• Register of Hazardous Chemicals is immediately accessible to workers. 
  • First aid equipment, safety shower and eyewash units are fully operational and can be reached within 10 seconds. 
  • Cabinets that hold more than 250 litres are not installed against a common wall or stand taller than 2 metres from the floor/ground level. 
  • No single cabinet holds more than 850 litres of flammable liquids. 

REMEMBER: An indoor flammable liquids cabinet is designed to fully contain the liquid chemicals and their vapours, plus offer two-way fire protection (up to 850°C or 10 minutes of fire safety). 

 

2. Cabinet integrity

Next, check for anything that could indicate the structural integrity of the cabinet has been compromised. Chips in the powder coat finish, or rain from a leaking roof above the cabinet could cause the cabinet to rust or corrode. We suggest the following inclusions: 

  • Cabinet is completely level and doors close automatically (and in sequence). 
  • No scratches or chips in powder coating.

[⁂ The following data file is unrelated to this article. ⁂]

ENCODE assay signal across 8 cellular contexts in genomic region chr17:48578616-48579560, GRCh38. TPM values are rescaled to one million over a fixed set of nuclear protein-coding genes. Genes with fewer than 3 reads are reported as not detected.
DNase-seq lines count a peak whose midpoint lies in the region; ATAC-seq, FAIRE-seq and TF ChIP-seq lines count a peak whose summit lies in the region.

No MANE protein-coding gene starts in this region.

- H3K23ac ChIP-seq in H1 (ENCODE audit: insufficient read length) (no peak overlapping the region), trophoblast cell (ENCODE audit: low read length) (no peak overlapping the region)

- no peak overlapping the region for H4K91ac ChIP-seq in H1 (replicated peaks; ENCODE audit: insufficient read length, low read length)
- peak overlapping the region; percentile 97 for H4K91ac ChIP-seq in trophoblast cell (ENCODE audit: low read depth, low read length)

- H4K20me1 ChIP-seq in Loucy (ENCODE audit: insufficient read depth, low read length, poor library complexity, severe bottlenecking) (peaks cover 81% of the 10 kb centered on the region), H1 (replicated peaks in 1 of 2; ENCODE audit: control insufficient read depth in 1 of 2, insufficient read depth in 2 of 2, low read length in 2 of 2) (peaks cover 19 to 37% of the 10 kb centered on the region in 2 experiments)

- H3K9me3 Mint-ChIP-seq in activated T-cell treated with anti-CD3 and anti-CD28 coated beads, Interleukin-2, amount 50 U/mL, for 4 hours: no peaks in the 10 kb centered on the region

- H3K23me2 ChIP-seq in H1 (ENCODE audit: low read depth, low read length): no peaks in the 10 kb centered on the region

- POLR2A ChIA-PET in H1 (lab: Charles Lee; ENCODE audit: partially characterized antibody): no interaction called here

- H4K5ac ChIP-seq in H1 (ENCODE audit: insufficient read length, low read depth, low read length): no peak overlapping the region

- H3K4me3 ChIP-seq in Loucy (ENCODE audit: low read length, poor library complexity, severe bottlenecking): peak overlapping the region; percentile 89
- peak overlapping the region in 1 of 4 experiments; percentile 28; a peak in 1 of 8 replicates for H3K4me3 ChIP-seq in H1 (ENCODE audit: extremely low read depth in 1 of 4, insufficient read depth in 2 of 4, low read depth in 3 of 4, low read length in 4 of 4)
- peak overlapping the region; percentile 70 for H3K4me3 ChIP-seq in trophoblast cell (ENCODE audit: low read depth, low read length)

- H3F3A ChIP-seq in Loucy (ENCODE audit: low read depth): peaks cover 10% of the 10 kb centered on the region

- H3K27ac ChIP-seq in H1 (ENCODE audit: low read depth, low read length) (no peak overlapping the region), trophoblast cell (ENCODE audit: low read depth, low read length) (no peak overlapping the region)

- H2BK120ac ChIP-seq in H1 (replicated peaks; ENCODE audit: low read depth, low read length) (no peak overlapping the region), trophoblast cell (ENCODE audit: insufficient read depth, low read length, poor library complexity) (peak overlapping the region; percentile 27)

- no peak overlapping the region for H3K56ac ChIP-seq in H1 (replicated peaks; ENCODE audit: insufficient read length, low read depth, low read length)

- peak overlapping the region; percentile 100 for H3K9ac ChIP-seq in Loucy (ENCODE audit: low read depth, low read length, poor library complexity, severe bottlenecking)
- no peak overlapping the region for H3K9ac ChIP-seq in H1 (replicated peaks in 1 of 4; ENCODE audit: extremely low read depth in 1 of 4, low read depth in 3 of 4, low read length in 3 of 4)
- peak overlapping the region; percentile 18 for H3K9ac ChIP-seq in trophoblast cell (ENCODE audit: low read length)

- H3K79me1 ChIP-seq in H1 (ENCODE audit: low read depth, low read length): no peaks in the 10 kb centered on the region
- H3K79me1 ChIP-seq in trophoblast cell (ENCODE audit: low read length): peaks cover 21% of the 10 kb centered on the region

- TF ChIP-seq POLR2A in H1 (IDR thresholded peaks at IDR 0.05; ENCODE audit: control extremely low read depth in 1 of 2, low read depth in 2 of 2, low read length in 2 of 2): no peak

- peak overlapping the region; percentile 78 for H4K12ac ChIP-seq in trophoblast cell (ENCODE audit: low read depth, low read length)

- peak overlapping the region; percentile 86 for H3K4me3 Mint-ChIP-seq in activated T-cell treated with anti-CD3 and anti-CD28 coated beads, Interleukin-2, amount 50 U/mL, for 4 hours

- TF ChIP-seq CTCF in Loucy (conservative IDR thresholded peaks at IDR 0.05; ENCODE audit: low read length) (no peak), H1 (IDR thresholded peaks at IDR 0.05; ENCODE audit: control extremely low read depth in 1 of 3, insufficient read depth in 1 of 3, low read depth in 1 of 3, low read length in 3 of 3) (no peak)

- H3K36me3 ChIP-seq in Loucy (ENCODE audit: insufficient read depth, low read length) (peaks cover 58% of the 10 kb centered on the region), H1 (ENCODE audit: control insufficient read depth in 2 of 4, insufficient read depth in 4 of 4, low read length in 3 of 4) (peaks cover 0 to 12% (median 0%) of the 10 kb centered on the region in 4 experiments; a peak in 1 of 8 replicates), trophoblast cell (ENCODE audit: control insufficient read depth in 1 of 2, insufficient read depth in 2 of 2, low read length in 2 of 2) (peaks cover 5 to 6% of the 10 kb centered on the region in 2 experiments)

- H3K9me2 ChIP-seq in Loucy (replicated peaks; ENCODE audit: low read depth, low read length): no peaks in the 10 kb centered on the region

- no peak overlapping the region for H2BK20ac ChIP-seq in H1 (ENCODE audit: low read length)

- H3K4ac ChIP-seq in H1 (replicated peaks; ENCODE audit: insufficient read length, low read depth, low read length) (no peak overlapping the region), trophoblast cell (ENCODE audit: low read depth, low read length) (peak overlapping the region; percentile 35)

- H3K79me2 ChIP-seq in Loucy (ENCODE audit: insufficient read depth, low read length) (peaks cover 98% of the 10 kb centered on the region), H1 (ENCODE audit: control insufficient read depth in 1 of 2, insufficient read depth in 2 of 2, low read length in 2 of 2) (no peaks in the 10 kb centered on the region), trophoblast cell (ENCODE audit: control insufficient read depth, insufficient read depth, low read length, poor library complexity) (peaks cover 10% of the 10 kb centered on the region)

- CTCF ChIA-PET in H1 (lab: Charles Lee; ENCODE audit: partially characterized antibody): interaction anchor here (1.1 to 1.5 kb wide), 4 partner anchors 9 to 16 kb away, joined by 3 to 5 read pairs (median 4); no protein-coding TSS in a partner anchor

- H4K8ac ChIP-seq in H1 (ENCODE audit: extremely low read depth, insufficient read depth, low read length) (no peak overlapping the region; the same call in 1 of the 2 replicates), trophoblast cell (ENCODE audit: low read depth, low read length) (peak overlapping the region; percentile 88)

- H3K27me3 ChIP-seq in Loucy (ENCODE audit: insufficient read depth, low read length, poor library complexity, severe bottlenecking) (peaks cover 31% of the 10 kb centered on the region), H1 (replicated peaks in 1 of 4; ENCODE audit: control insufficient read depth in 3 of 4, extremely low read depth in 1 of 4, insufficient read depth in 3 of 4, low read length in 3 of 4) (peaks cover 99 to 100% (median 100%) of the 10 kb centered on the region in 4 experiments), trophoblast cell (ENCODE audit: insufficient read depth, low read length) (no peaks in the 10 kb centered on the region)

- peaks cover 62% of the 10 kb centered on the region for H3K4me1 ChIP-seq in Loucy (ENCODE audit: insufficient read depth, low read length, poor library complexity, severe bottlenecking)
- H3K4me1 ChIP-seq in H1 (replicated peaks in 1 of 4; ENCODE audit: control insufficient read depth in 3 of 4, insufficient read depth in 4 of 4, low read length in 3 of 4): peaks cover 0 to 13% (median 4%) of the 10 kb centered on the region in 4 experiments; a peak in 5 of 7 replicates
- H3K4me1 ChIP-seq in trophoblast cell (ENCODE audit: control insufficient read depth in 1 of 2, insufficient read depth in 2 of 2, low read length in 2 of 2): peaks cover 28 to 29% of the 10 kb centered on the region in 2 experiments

• No evidence of water penetrating the inside of the cabinet. 
  • Cabinet is free of dents or impact damage. 
  • Seams between walls, floor, roof, and doors are intact — no evidence of damage. 
  • Shelves are stable and no makeshift implements, componentry, or shelves are being used 

REMEMBER: All STOREMATA flammable liquids cabinets are manufactured here in Australia by our in-house designs, engineers and technicians. We carry a fully range of spare parts and add-ons for our cabinets to ensure they remain at maximum efficiency and 100% compliance. 

 

3. Leaks and spills

Your cabinet is designed to act as a liquid tight spill containment system so your inspection checklist should have additional checks including: 

  • No evidence of leaking, damaged or broken chemical containers. 
  • Chemical residues and spills are cleaned up immediately.  
  • Vent bung is intact and does not need replacing. 
  • Spill trays are clean and do not need replacing.